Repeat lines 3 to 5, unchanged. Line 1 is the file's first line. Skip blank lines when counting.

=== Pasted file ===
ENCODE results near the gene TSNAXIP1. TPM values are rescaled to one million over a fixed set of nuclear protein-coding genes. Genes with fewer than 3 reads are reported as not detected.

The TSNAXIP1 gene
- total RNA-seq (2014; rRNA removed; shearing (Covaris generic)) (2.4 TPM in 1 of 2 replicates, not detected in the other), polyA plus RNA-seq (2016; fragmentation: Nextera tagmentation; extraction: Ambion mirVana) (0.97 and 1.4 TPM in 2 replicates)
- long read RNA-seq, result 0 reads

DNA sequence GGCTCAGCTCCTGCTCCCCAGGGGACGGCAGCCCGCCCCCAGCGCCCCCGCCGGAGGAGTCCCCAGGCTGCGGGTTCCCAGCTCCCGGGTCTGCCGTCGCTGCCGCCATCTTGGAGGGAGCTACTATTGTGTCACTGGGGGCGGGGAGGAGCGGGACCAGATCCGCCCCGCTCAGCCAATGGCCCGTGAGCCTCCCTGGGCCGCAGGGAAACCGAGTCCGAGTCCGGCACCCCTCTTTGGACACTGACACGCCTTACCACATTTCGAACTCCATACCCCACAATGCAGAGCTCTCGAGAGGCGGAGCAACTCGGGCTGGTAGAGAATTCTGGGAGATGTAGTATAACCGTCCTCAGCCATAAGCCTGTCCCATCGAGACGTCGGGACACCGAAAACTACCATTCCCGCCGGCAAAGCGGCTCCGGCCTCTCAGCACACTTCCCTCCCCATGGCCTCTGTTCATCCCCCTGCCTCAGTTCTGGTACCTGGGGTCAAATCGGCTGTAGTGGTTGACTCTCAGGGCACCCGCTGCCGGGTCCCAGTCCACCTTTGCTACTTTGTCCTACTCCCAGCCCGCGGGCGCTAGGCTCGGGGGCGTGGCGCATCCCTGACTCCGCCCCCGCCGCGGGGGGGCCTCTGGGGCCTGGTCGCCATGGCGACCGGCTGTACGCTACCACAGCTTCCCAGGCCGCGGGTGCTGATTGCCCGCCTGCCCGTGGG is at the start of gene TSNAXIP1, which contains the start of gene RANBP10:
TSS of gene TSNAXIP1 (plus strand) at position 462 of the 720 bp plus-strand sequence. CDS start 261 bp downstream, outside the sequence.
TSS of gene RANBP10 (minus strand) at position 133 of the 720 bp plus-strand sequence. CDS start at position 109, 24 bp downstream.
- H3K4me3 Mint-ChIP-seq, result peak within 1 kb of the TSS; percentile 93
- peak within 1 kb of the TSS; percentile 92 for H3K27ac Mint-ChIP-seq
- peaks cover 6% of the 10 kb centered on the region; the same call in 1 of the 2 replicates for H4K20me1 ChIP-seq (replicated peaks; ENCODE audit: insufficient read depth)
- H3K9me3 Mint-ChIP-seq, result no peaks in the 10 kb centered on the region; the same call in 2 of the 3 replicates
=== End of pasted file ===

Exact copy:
- total RNA-seq (2014; rRNA removed; shearing (Covaris generic)) (2.4 TPM in 1 of 2 replicates, not detected in the other), polyA plus RNA-seq (2016; fragmentation: Nextera tagmentation; extraction: Ambion mirVana) (0.97 and 1.4 TPM in 2 replicates)
- long read RNA-seq, result 0 reads

DNA sequence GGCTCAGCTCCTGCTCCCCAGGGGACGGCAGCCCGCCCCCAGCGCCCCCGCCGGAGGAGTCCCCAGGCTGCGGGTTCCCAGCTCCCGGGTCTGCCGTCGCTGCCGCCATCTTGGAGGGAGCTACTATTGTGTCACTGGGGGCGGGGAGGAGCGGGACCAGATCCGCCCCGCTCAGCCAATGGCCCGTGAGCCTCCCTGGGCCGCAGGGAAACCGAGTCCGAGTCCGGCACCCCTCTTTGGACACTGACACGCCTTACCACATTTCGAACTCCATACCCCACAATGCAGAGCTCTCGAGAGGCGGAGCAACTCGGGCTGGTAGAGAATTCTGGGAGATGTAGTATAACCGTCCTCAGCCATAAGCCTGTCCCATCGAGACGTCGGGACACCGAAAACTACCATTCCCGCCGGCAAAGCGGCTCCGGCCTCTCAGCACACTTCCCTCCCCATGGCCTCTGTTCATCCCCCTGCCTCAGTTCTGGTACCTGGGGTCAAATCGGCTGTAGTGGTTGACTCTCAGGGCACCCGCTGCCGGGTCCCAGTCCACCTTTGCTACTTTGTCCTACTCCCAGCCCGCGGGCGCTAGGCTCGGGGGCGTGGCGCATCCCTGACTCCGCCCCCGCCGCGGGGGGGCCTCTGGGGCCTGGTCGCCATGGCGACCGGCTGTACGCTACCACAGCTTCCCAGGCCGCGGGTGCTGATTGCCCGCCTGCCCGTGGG is at the start of gene TSNAXIP1, which contains the start of gene RANBP10: